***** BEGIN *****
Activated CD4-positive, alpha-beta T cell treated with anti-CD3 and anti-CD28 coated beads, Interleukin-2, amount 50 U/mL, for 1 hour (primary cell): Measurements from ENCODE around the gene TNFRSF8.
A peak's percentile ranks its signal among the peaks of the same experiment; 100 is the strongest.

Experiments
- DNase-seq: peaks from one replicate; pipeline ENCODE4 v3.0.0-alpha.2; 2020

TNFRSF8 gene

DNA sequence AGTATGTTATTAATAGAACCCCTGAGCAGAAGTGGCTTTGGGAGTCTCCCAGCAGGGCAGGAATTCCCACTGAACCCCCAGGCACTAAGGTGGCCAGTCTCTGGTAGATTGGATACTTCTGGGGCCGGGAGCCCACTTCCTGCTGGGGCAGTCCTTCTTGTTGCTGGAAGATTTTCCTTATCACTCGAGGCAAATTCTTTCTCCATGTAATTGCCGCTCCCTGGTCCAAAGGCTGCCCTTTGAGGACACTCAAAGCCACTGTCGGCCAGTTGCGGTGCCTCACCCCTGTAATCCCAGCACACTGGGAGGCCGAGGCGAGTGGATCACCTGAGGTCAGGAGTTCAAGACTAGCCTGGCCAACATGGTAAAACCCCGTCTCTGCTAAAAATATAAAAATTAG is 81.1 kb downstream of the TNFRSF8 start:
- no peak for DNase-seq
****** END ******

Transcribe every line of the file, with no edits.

Activated CD4-positive, alpha-beta T cell treated with anti-CD3 and anti-CD28 coated beads, Interleukin-2, amount 50 U/mL, for 1 hour (primary cell): Measurements from ENCODE around the gene TNFRSF8.
A peak's percentile ranks its signal among the peaks of the same experiment; 100 is the strongest.

Experiments
- DNase-seq: peaks from one replicate; pipeline ENCODE4 v3.0.0-alpha.2; 2020

TNFRSF8 gene

DNA sequence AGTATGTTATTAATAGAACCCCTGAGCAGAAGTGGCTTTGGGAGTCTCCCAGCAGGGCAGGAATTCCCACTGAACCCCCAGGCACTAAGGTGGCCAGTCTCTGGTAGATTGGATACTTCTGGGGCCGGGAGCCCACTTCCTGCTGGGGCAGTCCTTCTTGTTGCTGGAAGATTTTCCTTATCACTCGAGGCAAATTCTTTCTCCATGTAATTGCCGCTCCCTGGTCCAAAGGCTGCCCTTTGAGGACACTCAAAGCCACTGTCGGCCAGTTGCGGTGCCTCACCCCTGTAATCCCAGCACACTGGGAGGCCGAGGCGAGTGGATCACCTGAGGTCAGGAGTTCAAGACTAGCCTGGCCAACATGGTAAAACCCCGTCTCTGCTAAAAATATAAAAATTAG is 81.1 kb downstream of the TNFRSF8 start:
- no peak for DNase-seq